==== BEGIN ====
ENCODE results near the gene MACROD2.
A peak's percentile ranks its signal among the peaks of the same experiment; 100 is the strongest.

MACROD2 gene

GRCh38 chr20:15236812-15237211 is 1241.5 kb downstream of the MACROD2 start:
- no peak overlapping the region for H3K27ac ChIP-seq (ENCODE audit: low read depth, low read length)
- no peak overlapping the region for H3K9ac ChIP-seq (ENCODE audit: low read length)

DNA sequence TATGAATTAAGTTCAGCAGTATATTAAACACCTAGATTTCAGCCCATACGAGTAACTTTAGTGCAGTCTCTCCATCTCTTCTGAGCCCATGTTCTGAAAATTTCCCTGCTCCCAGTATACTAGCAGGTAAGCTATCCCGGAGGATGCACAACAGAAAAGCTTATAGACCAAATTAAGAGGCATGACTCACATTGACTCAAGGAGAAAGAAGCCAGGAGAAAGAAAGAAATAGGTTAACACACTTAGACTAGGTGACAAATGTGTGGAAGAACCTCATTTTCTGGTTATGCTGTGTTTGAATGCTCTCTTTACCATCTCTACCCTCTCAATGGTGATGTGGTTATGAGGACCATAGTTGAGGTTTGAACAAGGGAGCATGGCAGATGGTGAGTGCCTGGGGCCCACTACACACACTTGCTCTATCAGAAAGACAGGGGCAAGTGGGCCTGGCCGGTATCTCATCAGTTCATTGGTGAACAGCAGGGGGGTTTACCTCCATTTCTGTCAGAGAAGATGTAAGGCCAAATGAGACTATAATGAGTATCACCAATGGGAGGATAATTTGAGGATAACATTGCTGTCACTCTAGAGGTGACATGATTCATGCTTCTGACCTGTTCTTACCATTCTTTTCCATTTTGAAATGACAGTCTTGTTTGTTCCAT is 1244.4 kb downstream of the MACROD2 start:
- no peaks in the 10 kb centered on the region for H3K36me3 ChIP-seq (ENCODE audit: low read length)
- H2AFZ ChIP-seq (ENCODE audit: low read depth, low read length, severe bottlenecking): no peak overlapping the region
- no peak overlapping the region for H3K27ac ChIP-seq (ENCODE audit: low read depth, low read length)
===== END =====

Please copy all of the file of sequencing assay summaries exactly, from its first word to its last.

ENCODE results near the gene MACROD2.
A peak's percentile ranks its signal among the peaks of the same experiment; 100 is the strongest.

MACROD2 gene

GRCh38 chr20:15236812-15237211 is 1241.5 kb downstream of the MACROD2 start:
- no peak overlapping the region for H3K27ac ChIP-seq (ENCODE audit: low read depth, low read length)
- no peak overlapping the region for H3K9ac ChIP-seq (ENCODE audit: low read length)

DNA sequence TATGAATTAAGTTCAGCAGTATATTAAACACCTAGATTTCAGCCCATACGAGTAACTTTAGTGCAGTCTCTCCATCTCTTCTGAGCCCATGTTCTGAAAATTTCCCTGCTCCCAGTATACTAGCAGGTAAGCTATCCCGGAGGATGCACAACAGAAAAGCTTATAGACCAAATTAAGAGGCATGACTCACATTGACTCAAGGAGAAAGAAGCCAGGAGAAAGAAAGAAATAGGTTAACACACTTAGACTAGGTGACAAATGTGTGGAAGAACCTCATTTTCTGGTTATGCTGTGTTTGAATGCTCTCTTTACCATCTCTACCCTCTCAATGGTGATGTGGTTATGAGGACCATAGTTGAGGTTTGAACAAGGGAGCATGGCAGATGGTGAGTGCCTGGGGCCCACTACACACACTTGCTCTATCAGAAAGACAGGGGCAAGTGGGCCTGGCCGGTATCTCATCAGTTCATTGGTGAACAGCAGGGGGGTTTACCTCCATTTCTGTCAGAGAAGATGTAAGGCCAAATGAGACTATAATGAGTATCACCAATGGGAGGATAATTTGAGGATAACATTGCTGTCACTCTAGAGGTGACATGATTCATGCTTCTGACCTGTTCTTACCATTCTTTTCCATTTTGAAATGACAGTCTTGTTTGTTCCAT is 1244.4 kb downstream of the MACROD2 start:
- no peaks in the 10 kb centered on the region for H3K36me3 ChIP-seq (ENCODE audit: low read length)
- H2AFZ ChIP-seq (ENCODE audit: low read depth, low read length, severe bottlenecking): no peak overlapping the region
- no peak overlapping the region for H3K27ac ChIP-seq (ENCODE audit: low read depth, low read length)